It’s a Vandal thing


At first glance, it doesn’t look a typical college hangout — there are bright lights, a few bar stools and tables, no music, a random assortment of University of Idaho memorabilia, a shuffle board and a couple TVs.
The Corner Club in downtown Moscow is more than a college hangout or sports bar, and it appeals to a varied crowd.  

abi stomberg | rawr University of Idaho Law student Pete Thomas takes a break and has a brew at the Corner Club on Monday. The bar was ranked fifth in the nation for best college bars.

abi stomberg | rawr
University of Idaho Law student Pete Thomas takes a break and has a brew at the Corner Club on Monday. The bar was ranked fifth in the nation for best college bars.

“It is most people’s unofficial home for the time they spend here,” Club owner Marc Trivelpiece said. “It doesn’t really have any rules or boundaries as far as who comes. We get farmers in here at 10 a.m., and then college kids. And of course when alumni come back to town, they want to go see … the Corner Club.”
The Corner Club was recently ranked number five among the top 20 best college bars on the website
UI senior Bailey Merwin said the Corner Club is by far her favorite bar in town.
“They don’t try to be anything they’re not,” she said. “It’s a place to come out and meet people and drink with your friends, and that’s all it needs to be.”
Merwin said she also appreciates the Club’s quality, yet affordable beverages.
Specials unique to the Club include ladies night, which features half-price well drinks, and peanut night, in which free peanuts are served and attendees can throw the shells on the floor. Trivelpiece said the Corner Club is also the home of the tub, and is the only bar in town with a shuffleboard league. The winning team gets a free bar tab and T-shirts.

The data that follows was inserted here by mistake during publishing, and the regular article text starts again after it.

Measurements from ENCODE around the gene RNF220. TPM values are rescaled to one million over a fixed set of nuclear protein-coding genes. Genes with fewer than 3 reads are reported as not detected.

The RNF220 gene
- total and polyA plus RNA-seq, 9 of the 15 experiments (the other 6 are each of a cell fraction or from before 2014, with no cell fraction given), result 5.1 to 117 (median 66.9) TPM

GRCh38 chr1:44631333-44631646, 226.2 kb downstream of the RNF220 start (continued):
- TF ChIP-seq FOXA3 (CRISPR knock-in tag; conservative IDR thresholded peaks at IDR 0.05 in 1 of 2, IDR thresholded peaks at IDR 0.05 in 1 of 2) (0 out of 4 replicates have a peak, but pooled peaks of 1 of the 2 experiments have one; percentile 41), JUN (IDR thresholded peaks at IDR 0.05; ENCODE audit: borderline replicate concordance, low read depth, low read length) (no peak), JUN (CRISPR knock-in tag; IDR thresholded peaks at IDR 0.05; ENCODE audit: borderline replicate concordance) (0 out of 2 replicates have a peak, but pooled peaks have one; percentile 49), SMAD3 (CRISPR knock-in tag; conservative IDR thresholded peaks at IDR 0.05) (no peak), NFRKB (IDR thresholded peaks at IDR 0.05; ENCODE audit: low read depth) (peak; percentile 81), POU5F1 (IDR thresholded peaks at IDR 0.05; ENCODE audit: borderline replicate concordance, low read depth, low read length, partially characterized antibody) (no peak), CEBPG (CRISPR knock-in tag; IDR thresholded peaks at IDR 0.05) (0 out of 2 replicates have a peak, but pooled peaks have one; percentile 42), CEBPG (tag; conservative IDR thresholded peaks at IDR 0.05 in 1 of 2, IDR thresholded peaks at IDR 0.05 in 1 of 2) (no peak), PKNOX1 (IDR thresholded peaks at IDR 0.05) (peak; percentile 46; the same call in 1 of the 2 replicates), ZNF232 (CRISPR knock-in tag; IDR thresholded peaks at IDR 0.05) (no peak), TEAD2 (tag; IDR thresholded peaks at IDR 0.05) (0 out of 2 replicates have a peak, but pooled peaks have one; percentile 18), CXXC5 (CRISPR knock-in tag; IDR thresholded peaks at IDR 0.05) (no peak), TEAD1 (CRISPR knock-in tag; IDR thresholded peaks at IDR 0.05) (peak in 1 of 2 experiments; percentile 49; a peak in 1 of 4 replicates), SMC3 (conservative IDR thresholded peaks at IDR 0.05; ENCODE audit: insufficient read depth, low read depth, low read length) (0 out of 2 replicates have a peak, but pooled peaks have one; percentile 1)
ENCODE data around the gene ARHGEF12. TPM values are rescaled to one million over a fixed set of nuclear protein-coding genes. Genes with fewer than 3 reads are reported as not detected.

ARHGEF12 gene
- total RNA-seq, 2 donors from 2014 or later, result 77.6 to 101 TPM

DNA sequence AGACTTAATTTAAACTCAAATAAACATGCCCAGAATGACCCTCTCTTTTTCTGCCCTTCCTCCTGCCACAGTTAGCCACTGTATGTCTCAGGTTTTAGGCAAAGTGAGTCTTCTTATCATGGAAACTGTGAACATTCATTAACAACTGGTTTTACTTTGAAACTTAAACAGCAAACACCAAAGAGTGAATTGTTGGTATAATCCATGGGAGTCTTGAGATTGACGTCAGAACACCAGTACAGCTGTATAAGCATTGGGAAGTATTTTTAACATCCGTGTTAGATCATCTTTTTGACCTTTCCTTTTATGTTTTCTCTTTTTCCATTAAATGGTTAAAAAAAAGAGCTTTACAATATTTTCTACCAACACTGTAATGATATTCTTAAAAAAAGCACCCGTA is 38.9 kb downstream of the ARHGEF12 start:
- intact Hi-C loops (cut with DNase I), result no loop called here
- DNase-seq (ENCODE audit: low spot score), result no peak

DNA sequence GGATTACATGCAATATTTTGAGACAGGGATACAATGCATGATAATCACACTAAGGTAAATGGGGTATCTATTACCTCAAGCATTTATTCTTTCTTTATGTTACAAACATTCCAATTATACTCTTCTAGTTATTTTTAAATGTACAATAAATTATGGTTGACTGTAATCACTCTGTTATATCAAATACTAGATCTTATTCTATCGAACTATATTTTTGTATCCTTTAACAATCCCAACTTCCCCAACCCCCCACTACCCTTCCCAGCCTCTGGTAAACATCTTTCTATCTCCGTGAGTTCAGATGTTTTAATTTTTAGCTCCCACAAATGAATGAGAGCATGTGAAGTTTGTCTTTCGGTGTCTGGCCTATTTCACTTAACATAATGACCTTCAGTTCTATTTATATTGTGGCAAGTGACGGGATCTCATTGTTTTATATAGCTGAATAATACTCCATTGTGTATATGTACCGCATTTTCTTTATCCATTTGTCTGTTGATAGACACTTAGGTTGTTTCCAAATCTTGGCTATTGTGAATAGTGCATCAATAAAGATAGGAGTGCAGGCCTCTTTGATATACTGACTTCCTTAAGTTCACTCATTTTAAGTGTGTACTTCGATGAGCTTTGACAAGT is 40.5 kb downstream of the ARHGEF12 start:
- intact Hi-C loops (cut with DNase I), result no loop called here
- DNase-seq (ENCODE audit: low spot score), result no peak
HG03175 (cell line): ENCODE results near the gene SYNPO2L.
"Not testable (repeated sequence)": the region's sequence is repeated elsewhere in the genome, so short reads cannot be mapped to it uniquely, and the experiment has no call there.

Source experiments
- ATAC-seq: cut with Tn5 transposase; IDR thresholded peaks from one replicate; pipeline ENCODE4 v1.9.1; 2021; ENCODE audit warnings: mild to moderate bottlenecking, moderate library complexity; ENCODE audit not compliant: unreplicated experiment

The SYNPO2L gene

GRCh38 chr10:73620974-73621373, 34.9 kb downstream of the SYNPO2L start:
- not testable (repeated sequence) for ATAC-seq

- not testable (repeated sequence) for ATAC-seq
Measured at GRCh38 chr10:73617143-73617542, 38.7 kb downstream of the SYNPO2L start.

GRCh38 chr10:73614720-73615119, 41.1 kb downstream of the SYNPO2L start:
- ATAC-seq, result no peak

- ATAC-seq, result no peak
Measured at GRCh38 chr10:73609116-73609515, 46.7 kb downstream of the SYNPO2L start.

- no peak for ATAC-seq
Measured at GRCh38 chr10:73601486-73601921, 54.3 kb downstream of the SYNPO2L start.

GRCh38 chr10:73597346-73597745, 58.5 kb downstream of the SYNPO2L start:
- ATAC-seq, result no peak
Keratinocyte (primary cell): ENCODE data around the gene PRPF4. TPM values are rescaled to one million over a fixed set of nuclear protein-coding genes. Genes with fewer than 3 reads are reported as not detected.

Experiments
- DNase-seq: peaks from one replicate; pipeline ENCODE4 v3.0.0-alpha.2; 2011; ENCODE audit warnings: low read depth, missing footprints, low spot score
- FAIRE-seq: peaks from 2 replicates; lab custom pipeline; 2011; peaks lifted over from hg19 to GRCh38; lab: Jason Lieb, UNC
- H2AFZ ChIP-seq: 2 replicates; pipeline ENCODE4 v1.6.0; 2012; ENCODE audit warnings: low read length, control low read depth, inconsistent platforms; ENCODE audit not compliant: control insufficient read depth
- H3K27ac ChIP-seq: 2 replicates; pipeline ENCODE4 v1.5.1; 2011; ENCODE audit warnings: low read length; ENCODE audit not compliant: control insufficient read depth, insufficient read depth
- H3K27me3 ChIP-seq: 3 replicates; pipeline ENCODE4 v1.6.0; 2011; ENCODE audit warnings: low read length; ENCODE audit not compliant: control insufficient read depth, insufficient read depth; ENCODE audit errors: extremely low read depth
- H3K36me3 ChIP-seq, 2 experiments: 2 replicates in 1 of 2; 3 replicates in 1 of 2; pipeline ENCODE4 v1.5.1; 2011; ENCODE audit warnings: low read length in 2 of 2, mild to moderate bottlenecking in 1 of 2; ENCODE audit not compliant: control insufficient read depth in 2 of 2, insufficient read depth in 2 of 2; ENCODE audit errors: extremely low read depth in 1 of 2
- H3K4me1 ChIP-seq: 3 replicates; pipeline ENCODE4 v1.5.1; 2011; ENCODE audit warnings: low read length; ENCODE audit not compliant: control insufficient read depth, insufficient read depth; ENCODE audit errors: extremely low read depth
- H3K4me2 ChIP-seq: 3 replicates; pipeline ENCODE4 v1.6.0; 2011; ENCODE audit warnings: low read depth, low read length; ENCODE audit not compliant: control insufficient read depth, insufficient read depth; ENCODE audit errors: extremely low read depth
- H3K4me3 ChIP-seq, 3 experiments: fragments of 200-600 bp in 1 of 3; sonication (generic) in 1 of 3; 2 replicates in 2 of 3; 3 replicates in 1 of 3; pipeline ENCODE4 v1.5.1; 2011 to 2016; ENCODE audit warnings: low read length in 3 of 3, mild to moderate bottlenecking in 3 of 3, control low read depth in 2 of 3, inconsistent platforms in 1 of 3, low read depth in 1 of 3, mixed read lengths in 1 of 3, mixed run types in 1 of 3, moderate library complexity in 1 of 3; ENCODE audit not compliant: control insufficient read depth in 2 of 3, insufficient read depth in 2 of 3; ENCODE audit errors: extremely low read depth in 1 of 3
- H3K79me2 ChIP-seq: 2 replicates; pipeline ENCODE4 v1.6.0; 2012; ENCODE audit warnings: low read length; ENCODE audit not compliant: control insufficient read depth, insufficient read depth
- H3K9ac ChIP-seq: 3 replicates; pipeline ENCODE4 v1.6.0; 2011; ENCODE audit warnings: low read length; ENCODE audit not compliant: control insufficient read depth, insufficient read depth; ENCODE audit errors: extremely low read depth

Corner Club bartender Billy Meyers said the Club is also deeply engrained in sports history.
“We have some of the premier Idaho sports memorabilia in here that exists — not even just for the town of Moscow,” Meyers said.
And then there’s the story of Gus Johnson.
Johnson played basketball for Idaho in 1963 and had a reputation for being one of the first “high-flyers” in the game and one of the “pioneers of the dunk,” according to UI athletics.
Trivelpiece said then-owner Hermie Goetz asked Johnson to show customers his vertical. Starting from a standing position near the bar, Johnson jumped up and touched a spot on a beam 11 feet 6 inches above the floor. A nail marked the spot, and Goetz said anybody who could reach it again would drink for free.
Trivelpiece said it wasn’t until 1986 that College of Southern Idaho basketball player Joey Johnson, the younger brother of NBA star Dennis Johnson, grabbed and bent the nail on his third try.
The Club has since been renovated, but a black brick above the door now commemorates the spot.
UI All-American John Yarno who went on to play in the NFL and San Francisco 49er Mike Iupati also frequented the Club during their time at UI, Trivelpiece said.
The Club once served horses, too.
“There’s this old story of a guy who used to ride his horse right into the bar, order a beer for himself and his horse, and ride home,” Trivelpiece said.
Trivelpiece said what is now the Corner Club was initially Moscow Brewery in 1983. Between then and 1948, it was converted into a restaurant, church and a mission.
Goetz and his partner Neil Lynd bought the building in 1948 and turned it into the Corner Club.
Trivelpiece and his wife Stacey are the third set of owners. Trivelpiece said he worked at the Club from 1996-99 and bought it in 2007.
Meyers said what makes the Corner Club special is its ability to transcend social norms.
“There are locals who have been coming here for 30 plus years, that come every day,” he said. “But then you have students that come here between one time a week to every day, too. Sometimes they all know each other, or they might form friendships, and that’s really cool.”
Britt Kiser can be reached at

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